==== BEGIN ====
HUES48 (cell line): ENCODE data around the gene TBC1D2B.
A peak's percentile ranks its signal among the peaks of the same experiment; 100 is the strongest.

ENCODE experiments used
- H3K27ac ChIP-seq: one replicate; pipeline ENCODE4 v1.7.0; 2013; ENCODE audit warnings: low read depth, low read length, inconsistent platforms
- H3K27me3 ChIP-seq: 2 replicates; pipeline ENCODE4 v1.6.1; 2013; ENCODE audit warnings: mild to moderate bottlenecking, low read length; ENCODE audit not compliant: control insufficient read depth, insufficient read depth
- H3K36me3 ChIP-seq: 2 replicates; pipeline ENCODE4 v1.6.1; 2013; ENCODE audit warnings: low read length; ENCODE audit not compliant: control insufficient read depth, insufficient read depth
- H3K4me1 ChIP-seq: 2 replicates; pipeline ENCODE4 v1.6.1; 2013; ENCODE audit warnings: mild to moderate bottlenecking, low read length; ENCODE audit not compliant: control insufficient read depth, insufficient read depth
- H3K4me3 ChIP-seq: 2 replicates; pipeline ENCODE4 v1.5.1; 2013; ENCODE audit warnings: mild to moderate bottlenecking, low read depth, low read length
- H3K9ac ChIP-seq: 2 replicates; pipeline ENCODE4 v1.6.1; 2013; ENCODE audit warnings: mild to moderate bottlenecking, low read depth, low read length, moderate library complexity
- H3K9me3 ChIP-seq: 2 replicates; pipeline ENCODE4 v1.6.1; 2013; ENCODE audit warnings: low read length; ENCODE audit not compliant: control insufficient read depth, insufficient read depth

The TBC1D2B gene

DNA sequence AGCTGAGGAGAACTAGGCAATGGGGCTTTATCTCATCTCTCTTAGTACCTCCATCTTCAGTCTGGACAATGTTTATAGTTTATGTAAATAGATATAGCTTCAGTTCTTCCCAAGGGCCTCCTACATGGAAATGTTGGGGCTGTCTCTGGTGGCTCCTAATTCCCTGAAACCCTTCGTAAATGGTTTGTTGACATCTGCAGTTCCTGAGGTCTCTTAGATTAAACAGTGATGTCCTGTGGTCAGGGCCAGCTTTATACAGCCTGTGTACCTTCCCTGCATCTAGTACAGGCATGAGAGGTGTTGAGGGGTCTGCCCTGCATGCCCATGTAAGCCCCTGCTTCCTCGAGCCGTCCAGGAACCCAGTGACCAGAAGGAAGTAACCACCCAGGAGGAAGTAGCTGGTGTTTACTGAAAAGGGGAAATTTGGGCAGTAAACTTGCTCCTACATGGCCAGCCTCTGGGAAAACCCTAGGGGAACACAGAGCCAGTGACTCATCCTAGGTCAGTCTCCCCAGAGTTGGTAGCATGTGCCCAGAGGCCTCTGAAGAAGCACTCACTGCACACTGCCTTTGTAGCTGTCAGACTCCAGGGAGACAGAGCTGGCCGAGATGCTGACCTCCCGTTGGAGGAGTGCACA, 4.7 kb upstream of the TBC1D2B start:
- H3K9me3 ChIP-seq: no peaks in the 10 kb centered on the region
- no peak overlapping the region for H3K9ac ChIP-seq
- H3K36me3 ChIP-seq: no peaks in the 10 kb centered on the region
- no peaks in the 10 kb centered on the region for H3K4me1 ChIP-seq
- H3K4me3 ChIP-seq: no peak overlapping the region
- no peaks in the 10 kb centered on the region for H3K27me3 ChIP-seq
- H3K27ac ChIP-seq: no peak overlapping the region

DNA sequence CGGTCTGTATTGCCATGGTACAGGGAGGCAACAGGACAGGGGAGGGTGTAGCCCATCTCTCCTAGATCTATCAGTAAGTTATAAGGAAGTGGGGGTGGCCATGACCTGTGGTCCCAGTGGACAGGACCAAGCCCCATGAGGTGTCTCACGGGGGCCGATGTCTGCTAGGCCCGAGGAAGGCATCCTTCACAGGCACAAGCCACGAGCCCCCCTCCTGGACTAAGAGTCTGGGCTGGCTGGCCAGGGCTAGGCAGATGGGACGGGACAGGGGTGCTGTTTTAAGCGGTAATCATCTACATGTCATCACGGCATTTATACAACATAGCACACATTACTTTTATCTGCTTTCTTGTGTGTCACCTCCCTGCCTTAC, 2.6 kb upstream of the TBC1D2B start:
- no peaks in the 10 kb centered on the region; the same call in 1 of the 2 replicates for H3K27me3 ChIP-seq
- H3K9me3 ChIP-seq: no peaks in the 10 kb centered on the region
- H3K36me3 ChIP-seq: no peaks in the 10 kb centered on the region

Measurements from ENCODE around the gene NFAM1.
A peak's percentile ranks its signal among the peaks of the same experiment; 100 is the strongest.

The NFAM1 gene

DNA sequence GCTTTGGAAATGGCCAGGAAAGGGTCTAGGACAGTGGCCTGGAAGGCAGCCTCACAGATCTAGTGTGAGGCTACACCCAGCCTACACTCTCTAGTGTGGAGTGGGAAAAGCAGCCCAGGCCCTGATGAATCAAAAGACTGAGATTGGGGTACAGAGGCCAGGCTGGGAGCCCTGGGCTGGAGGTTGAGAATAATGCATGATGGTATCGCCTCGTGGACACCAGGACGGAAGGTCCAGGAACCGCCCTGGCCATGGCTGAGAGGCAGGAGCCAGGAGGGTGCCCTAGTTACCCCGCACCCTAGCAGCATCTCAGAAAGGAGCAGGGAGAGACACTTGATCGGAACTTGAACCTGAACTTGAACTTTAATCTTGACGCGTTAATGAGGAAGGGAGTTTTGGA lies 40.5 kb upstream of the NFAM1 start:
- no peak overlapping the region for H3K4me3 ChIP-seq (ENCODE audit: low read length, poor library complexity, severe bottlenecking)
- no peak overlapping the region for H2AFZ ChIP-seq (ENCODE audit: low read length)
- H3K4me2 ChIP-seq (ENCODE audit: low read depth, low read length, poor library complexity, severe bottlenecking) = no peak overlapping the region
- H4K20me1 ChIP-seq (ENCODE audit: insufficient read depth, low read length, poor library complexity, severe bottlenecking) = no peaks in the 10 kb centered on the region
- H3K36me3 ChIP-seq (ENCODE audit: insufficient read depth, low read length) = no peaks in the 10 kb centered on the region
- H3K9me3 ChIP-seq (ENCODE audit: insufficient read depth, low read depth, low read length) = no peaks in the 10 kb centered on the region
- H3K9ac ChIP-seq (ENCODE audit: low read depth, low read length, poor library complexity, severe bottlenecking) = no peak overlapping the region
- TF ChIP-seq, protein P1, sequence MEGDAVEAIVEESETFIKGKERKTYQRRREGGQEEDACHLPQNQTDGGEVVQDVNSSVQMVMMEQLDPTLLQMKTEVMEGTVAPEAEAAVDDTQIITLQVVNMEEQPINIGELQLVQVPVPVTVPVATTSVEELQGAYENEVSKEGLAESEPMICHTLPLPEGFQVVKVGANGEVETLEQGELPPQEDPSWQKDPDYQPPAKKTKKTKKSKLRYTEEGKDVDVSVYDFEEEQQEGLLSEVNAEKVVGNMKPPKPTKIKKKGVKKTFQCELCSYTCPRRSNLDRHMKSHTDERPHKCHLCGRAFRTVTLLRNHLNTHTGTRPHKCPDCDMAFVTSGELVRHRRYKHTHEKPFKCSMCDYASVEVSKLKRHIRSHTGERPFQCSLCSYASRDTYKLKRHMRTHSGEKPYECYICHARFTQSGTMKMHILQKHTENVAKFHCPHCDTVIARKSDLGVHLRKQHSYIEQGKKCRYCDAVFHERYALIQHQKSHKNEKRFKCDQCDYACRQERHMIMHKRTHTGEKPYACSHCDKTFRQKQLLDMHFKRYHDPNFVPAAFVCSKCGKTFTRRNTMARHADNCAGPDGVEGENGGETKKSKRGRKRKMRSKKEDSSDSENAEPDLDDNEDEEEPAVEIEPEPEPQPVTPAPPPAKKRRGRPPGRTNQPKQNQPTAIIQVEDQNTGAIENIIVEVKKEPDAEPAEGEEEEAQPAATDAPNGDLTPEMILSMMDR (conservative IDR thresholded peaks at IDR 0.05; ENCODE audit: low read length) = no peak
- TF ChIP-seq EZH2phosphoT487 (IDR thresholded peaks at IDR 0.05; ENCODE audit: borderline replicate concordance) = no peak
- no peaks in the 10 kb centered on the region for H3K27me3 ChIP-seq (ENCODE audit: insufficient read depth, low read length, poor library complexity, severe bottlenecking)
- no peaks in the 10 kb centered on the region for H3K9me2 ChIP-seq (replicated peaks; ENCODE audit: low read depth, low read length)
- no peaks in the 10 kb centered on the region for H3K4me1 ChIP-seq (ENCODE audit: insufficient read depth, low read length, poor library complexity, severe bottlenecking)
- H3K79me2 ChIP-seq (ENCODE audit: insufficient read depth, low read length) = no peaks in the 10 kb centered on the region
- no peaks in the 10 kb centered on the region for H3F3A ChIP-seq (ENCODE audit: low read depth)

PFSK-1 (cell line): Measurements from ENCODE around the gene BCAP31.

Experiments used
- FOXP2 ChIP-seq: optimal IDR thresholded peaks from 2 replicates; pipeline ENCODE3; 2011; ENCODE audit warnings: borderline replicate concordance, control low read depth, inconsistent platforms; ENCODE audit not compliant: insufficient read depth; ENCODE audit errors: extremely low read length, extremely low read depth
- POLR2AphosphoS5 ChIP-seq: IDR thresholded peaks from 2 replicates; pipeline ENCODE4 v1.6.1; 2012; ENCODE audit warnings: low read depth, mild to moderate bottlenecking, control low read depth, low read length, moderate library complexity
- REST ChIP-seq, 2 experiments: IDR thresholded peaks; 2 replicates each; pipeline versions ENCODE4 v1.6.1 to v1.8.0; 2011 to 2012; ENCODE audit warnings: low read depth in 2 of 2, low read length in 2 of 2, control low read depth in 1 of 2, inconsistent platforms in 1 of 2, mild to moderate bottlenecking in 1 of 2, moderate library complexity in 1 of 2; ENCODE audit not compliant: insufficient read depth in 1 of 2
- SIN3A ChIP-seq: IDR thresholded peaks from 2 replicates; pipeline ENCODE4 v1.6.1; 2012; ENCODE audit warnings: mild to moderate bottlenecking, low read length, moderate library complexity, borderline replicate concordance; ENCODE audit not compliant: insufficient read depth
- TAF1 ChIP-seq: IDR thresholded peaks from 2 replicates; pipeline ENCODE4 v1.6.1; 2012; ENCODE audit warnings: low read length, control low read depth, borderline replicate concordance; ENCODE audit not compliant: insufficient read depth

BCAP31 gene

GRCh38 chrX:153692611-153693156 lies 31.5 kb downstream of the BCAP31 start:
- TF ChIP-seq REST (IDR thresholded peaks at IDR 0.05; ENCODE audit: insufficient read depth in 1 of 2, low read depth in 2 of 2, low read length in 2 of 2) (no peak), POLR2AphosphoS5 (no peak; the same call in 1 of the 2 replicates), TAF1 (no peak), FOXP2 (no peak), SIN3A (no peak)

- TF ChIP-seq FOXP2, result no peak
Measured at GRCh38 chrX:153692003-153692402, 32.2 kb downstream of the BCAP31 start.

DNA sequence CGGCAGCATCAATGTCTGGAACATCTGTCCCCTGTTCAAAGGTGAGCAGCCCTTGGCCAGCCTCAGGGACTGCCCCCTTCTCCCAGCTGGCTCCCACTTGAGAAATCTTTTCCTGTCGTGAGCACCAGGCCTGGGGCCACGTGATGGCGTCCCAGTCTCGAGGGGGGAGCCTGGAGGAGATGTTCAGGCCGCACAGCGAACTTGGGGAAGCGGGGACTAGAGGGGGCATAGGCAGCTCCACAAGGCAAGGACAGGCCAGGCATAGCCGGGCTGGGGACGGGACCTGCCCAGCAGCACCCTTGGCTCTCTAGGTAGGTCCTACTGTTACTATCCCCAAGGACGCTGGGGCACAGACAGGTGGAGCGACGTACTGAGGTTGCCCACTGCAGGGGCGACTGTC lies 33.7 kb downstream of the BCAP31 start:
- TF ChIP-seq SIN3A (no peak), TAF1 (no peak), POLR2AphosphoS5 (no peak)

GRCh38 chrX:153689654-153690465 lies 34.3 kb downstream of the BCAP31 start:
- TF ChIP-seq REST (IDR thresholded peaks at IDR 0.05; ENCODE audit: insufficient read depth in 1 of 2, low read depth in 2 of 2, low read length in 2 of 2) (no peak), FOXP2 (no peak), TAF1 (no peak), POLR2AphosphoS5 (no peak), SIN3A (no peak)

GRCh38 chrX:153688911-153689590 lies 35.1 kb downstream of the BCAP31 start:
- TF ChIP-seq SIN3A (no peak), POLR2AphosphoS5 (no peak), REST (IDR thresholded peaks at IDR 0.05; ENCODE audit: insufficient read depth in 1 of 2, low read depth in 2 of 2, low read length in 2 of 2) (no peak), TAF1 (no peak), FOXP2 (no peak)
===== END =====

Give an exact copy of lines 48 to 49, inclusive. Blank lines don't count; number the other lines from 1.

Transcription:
- TAF1 ChIP-seq: IDR thresholded peaks from 2 replicates; pipeline ENCODE4 v1.6.1; 2012; ENCODE audit warnings: low read length, control low read depth, borderline replicate concordance; ENCODE audit not compliant: insufficient read depth

BCAP31 gene